Direkte Demokratie für Europa

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Kathrin Oertel

Direkte Demokratie für Europa (DDfE; Direct Democracy for Europe) is a campaign group formed by six former organizers of the German anti-Islam Pegida protests, led by the former Pegida treasurer, Kathrin Oertel. DDfE split from Pegida after Pegida's founder, Lutz Bachmann—who had resigned as chairman in late January 2015 after allegations of hate speech and revelations that he had posed as Adolf Hitler for selfies—refused to leave Pegida's 12-person organizing team.[1][2] Oertel, a freelance business consultant from Coswig, Saxony, near Dresden, was previously the second most prominent spokesperson of Pegida.

Objectives[edit]

In contrast to Pegida, which DDfE calls a "protest movement", DDfE claims to take a more moderate position. It calls itself a "reform movement" and places itself "to the right of the Christian Democratic Union of Germany", the centre-right party of Chancellor Angela Merkel,[3]. The activists of DDfE focus on demands for more direct democracy and tend to avoid overt anti-Muslim statements. Oertel was quoted in The Guardian as saying, "We had a real fear that the discontent in Germany could end in civil war, and we wanted to avoid that."[4]

Nonetheless, Oertel stated that she still considered Pegida necessary. According to her, DDfE shares Pegida's goals but adopts different means.

On 6 February 2015, DDfE posted a "position paper" on its Facebook page containing its main demands:[5]

Public protest[edit]

DDfE organized its first public rally at Dresden's Neumarkt on 8 February 2015. The organizers expected up to 5,000 participants, but according to official police estimates, only 500 turned up.[6] According to the organizers, the number of participants was 1,000.[7] This was generally described as disappointing, after Pegida had attracted up to 25,000 protesters in January 2015.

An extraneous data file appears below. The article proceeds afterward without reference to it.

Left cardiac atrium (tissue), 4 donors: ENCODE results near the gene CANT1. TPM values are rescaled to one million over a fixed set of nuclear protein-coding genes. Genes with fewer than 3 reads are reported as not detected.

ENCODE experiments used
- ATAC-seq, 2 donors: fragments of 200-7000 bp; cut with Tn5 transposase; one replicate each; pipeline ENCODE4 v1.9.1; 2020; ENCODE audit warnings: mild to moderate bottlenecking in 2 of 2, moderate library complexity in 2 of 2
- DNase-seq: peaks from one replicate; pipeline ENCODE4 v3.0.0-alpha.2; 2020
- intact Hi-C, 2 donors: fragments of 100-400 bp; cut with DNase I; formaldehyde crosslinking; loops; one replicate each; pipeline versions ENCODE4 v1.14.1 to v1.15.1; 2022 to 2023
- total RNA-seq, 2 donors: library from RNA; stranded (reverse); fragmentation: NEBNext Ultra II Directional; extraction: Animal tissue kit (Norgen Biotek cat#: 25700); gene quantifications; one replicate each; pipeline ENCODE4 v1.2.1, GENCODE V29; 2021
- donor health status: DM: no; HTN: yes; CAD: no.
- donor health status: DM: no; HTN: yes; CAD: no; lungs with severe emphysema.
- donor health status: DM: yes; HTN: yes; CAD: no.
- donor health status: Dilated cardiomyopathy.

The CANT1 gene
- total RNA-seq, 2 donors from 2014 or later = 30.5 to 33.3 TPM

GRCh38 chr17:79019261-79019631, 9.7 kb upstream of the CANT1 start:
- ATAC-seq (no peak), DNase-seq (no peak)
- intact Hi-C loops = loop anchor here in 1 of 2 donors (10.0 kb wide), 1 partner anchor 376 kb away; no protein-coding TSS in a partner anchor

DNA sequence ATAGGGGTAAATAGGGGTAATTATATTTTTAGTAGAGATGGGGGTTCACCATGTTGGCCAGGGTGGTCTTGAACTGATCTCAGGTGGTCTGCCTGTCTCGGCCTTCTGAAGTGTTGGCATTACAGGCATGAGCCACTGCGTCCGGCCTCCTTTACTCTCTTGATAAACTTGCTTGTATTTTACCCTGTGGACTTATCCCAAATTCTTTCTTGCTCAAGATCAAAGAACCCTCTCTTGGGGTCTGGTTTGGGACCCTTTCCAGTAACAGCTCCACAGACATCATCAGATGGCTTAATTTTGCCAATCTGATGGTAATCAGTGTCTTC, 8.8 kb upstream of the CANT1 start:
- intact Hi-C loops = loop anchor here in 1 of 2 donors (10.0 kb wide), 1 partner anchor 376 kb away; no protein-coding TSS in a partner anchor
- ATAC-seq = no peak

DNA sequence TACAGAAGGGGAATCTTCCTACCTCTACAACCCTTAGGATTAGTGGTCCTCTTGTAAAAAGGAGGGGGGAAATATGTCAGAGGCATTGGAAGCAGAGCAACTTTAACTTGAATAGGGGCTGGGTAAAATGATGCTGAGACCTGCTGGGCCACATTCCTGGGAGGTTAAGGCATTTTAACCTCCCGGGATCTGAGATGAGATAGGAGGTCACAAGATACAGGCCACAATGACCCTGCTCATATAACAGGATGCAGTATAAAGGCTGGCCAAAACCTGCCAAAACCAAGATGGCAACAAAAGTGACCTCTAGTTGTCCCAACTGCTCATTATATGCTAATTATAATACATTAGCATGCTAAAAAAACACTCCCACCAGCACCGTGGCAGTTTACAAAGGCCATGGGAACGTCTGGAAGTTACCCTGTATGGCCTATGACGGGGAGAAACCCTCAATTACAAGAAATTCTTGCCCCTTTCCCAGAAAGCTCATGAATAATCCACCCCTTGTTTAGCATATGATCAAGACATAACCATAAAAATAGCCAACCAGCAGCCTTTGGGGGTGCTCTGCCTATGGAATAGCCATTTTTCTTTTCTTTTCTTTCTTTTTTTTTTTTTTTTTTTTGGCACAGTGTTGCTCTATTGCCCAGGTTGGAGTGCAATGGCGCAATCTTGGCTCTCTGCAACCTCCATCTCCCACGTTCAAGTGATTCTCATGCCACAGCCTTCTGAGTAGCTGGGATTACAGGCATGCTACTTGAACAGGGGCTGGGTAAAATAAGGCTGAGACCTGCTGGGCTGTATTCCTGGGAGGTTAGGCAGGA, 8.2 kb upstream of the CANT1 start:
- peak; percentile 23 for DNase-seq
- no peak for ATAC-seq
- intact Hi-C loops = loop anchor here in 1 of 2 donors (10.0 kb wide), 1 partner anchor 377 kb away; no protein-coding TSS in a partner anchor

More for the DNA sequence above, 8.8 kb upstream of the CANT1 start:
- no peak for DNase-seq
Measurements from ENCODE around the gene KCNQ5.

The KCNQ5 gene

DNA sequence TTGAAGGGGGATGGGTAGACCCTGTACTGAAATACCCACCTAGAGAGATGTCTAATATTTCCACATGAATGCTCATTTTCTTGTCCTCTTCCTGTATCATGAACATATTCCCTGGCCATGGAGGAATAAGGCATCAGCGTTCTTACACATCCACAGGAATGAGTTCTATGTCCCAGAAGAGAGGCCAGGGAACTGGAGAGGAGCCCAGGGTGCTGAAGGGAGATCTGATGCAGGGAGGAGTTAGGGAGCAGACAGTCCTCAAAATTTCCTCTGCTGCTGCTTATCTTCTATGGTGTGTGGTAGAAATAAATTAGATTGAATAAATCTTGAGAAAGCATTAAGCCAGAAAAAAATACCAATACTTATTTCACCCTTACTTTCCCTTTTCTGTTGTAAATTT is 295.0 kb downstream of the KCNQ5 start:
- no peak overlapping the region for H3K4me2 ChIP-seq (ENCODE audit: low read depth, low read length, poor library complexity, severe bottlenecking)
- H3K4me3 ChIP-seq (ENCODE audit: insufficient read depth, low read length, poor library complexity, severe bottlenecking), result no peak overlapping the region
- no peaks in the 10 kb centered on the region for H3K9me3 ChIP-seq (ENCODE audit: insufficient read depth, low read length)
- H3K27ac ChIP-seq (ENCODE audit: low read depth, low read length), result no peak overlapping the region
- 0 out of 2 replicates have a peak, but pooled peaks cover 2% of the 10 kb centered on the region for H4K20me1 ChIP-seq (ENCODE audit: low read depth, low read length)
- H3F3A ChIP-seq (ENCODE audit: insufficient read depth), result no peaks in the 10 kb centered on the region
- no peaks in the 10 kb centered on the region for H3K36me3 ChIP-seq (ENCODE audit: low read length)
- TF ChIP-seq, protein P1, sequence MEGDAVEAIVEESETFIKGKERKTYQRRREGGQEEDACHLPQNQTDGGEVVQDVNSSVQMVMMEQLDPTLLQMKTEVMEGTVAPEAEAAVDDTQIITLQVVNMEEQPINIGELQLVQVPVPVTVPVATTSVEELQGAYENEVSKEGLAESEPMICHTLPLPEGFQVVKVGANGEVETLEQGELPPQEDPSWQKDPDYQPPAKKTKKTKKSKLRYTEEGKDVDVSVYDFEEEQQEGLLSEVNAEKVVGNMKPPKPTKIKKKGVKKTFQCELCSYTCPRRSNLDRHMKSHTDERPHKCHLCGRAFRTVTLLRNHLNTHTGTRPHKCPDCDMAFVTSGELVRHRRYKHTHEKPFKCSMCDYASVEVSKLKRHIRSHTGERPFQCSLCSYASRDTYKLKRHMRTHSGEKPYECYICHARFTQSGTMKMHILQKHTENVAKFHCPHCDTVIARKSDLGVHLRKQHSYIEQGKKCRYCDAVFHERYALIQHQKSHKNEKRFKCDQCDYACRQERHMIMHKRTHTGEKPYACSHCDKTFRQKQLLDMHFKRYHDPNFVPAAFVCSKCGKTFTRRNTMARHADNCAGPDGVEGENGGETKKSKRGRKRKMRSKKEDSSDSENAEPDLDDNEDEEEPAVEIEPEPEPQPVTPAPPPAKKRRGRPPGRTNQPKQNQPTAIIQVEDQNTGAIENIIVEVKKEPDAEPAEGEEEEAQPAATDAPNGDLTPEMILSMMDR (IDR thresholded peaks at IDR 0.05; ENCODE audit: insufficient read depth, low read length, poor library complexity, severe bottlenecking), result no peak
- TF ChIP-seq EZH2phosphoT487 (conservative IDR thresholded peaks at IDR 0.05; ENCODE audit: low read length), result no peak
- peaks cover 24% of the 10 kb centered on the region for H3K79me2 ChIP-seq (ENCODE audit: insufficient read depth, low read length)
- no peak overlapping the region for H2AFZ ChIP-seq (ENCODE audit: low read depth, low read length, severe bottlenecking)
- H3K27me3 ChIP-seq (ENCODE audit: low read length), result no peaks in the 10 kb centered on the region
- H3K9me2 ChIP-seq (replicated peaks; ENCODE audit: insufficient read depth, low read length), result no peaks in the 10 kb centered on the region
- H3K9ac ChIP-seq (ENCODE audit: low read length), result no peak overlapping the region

The group drew scorn from the German press for posing in front of a map of Europe that depicted Germany without its northernmost federal state, Schleswig-Holstein (which was attached to Denmark instead), and that featured non-European Union members Ukraine and Belarus while excluding EU member Greece and EU candidates Montenegro and Albania.[8]

References[edit]

  1. ^ "Pegida loses second leader in a week". The Guardian. 28 January 2015. Retrieved 12 February 2015.
  2. ^ "More Resignations at Top of Anti-Islam Organization". The New York Times. 28 January 2015. Retrieved 12 February 2015.
  3. ^ "Ex-PEGIDA Leader Founding New Organization in Germany". New York Times. 2 February 2015. Retrieved 12 February 2015.
  4. ^ Connolly, Kate (3 February 2015). "Former Pegida head starts 'less radical' splinter group". The Guardian. Retrieved 12 February 2015.
  5. ^ "Direkte Demokratie für Europa, Positionspapier". Direkte Demokratie für Europa. 6 February 2015. Retrieved 12 February 2015.
  6. ^ "Nach Pegida-Spaltung: Wenig Zuspruch für Abtrünnige". Frankfurter Allgemeine Zeitung. 8 February 2015. Retrieved 12 February 2015.
  7. ^ "Dresden: Wenig Zulauf für Pegida-Abtrünnige". Mitteldeutscher Rundfunk. 9 February 2015. Retrieved 12 February 2015.
  8. ^ "Pegida-Ableger vergisst Schleswig-Holstein". Süddeutsche Zeitung. 9 February 2015. Retrieved 12 February 2015.

External links[edit]

  • ddfe.eu - redirects to Facebook page (as of 10 February 2015)